And this brings up another point relevant to our discussion. There can be no such thing as a purely objective presentation of supersensible truth on the plane of the senses. That is why, ultimately, each truth seeker must consult his “inner tribunal” where truth alone can be incontestably established. So Steiner’s purism or idealism sets a standard for the dissemination of spiritual wisdom which can actually frustrate that very objective.


Steiner felt a responsibility to the spiritual world from whence he drew his material. To properly fulfill his mission his words had to be faithful to his supersensible visions. He preferred that no notes of his lectures be taken because they were always formed to meet the circumstance of his hearers—who they were, where they were, and for the specific time of their hearing. His wishes were not respected, however, because, understandably, students knew that the world needed to hear what he was saying, even if nuances of inflection, subtle effects related to timing, and even grosser errors were committed in recording the lectures. “It would have pleased me best,” he writes in The Course of My Life, “if spoken words had remained spoken words. But the members wished the courses privately printed, so this came about” (p 337).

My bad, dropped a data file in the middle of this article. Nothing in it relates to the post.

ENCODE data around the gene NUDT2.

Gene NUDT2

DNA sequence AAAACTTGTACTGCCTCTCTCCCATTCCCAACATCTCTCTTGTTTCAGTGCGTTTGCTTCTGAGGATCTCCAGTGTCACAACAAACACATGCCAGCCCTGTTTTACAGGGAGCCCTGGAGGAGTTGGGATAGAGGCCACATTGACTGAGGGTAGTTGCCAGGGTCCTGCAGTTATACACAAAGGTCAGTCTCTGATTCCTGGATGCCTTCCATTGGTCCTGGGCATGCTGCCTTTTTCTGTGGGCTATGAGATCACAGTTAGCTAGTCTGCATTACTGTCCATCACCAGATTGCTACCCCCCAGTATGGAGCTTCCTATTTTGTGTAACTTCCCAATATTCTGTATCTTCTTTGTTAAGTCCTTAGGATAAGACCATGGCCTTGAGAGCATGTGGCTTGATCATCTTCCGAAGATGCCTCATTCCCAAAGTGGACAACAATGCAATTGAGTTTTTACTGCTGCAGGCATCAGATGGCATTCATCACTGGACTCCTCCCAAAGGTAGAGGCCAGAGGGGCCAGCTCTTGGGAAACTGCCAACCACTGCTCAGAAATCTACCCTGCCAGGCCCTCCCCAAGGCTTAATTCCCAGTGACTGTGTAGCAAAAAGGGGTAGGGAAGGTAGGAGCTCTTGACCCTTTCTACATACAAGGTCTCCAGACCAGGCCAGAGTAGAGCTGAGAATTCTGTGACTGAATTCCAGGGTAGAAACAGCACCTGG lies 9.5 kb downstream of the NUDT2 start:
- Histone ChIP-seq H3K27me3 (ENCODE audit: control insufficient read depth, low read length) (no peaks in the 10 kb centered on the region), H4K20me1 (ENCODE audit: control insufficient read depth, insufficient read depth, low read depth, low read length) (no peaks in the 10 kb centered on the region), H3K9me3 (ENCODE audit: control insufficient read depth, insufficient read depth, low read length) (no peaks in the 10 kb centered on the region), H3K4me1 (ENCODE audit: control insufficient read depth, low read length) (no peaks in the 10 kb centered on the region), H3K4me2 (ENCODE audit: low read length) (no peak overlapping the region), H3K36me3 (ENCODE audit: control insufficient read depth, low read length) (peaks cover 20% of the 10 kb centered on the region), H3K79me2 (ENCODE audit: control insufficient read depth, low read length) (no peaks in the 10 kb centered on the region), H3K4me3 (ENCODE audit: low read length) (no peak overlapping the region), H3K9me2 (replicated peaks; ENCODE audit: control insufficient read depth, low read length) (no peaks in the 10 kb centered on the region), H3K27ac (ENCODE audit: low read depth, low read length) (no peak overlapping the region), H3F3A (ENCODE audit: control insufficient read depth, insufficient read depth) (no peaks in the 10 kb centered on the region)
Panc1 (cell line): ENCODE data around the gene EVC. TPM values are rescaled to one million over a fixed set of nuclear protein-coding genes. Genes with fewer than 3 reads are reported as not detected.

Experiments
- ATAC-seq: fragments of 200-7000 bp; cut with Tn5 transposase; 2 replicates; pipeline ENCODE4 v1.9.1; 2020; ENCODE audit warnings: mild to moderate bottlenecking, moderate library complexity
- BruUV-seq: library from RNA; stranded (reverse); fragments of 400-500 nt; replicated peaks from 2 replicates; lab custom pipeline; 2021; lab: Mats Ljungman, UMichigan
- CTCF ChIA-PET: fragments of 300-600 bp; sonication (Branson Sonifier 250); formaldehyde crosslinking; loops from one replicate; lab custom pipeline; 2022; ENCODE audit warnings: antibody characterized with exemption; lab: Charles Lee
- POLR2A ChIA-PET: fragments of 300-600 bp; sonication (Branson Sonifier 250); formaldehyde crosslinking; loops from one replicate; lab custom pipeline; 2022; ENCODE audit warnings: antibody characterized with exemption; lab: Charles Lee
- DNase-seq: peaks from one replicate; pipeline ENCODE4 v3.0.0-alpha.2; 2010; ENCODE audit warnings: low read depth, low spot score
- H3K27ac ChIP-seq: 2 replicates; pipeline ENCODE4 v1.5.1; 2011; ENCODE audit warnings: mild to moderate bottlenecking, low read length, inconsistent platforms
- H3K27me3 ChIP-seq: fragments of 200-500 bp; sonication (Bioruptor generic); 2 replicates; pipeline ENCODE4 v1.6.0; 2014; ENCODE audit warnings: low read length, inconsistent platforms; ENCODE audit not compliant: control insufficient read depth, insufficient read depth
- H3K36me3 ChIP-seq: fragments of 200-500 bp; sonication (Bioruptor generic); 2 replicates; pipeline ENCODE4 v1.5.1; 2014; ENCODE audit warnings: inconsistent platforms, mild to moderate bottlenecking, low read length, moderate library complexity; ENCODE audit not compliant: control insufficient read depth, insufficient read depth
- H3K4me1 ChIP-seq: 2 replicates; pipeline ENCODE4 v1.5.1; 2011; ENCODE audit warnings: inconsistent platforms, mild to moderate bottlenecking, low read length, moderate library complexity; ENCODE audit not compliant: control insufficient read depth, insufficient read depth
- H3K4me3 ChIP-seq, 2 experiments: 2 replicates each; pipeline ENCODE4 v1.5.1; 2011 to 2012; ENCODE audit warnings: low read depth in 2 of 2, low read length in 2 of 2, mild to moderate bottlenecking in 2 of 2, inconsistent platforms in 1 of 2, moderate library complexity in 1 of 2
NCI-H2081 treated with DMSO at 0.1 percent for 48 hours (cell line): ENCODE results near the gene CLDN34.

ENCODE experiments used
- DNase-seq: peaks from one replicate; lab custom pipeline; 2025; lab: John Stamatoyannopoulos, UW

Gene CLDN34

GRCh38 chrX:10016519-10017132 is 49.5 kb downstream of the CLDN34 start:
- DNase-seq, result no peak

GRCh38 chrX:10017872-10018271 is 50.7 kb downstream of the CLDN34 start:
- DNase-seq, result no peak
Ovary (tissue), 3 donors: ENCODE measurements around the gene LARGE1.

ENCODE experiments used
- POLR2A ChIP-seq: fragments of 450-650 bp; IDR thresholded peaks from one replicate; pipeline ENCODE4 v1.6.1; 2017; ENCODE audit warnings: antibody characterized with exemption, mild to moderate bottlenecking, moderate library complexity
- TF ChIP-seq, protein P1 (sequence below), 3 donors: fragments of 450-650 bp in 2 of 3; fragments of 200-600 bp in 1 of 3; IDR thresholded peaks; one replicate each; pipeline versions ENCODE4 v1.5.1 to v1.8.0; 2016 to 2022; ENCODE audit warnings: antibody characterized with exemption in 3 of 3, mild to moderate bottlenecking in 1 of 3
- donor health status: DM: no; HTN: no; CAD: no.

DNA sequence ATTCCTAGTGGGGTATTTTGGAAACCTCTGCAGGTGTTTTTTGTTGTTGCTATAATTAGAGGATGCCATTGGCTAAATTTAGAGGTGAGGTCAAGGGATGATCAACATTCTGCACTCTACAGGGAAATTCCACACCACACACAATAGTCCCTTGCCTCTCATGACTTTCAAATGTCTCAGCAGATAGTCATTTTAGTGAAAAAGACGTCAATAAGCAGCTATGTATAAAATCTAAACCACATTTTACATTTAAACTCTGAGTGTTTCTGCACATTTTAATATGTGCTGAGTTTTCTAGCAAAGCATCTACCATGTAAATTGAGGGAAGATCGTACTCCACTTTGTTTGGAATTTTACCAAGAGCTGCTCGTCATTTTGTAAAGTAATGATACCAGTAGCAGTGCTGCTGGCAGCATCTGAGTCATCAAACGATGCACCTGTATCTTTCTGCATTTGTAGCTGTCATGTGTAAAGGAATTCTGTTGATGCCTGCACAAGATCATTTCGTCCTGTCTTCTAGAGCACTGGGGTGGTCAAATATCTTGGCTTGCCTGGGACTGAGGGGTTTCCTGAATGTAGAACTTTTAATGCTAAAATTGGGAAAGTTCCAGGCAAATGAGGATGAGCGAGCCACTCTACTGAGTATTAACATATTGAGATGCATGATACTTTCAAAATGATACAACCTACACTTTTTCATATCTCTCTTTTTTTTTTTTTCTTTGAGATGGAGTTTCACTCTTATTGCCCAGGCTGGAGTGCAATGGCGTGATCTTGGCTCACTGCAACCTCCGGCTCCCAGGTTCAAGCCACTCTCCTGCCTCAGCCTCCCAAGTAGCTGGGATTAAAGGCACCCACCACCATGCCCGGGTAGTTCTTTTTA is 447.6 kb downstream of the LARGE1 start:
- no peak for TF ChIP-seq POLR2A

Seeing the inevitable, Steiner appointed several competent persons as authorized stenographers to transcribe his lectures, thus minimizing errors. From our vantage, we suggest that much of what Steiner might perceive as distortion or flawed rendering would be lost on most other persons, and would not violate the understanding of what he wanted to convey.